Once we were back to the main shopping street and were walking back towards the station, we passed a clothing store that people were running out of and was quickly filling with smoke. A fire! It had apparently just started as the shopkeepers were running in and out with their phones calling the firemen. The whole area was soon filled with black smoke as it was rolling out of the front door. Of course we, along with tons of others, stopped to watch it all unfold. The fire trucks showed up not 5 minutes later (7 of them, by the way) and began to put it out. I never saw any flames, though, just billows of smoke. We happened to be in the right place at the right time for all the action today! First a bum fight, then a fire.
Instead of going home, we went into the big Lotte department store across the street to look for some food. The way department stores here are set up is that usually on the first floor there are tons of food counters. They cook in the middle and there is counter seating all around it. We found a Japanese ramen one, in my top 5 favorite foods ever, and it hit the spot.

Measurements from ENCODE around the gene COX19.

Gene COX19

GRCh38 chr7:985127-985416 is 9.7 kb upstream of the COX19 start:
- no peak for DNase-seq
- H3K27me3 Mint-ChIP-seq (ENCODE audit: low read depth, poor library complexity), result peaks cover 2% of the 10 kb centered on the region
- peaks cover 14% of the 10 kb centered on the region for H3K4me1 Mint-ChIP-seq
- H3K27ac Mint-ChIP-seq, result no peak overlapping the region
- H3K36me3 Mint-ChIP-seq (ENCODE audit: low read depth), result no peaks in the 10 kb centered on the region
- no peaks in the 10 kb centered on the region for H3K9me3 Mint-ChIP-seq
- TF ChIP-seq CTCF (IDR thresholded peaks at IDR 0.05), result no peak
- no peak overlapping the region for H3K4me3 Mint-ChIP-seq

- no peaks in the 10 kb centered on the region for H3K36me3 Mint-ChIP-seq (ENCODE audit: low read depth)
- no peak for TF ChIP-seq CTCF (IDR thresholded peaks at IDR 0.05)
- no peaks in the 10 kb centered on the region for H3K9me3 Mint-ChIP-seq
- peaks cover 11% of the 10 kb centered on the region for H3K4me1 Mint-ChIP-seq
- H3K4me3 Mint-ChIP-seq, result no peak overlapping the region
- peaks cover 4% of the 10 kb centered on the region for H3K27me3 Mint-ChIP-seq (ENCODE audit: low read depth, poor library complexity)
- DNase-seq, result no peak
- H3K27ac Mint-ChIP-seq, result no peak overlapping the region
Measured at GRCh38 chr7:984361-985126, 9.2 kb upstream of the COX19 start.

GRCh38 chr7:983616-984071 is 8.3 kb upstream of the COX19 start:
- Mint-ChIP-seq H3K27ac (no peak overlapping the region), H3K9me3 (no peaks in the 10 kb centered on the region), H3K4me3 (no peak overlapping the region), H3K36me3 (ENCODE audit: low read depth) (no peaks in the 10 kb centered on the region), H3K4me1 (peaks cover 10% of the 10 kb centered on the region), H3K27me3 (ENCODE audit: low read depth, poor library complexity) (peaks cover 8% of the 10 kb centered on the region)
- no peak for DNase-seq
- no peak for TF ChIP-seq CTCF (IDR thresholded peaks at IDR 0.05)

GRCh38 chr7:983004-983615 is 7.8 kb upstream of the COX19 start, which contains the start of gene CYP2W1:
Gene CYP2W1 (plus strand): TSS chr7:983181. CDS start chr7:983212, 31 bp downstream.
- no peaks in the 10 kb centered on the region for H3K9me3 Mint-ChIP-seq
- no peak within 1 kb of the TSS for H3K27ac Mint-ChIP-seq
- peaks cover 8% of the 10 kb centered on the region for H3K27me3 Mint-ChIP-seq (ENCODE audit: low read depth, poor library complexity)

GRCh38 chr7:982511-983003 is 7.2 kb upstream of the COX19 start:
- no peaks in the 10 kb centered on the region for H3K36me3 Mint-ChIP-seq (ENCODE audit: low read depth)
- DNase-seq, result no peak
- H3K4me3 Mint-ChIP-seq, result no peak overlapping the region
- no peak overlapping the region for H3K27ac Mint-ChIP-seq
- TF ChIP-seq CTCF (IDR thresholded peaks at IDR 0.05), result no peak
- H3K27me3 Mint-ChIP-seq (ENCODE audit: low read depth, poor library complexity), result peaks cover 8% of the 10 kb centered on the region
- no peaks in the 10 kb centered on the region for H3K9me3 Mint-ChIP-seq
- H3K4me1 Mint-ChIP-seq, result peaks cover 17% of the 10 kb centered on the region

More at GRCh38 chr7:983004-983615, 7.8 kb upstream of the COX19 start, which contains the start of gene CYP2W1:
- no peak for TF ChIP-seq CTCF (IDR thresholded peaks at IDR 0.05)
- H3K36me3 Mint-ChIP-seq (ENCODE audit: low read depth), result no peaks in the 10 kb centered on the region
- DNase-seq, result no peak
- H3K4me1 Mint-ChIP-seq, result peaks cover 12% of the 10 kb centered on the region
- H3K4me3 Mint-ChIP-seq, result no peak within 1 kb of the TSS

|Tonkatsu Gyoza Ramen. Heeeeeaveeeennnn|
After a long day adventuring to new places, we headed home and fell asleep at 9:30. The next day, Monday, was the first day for the kids back from vacation, which means my hours changed back to the normal 1-6:30. I hate, hate, hate waking up early in the morning, but getting off work at around 2 every day was great. As much as I detest waking up early, I'm still a person who would rather just get in and get out. I always hated in college when I had evening classes, because I just have to wait around all day knowing I have an obligation later in the day. Sucks. But now, I get to sleep in as late as I want again, but I get off at 6:30...which really isn't bad. It was God awful having to take my morning coffee poo at school instead of home, anyway. Onward to March 31!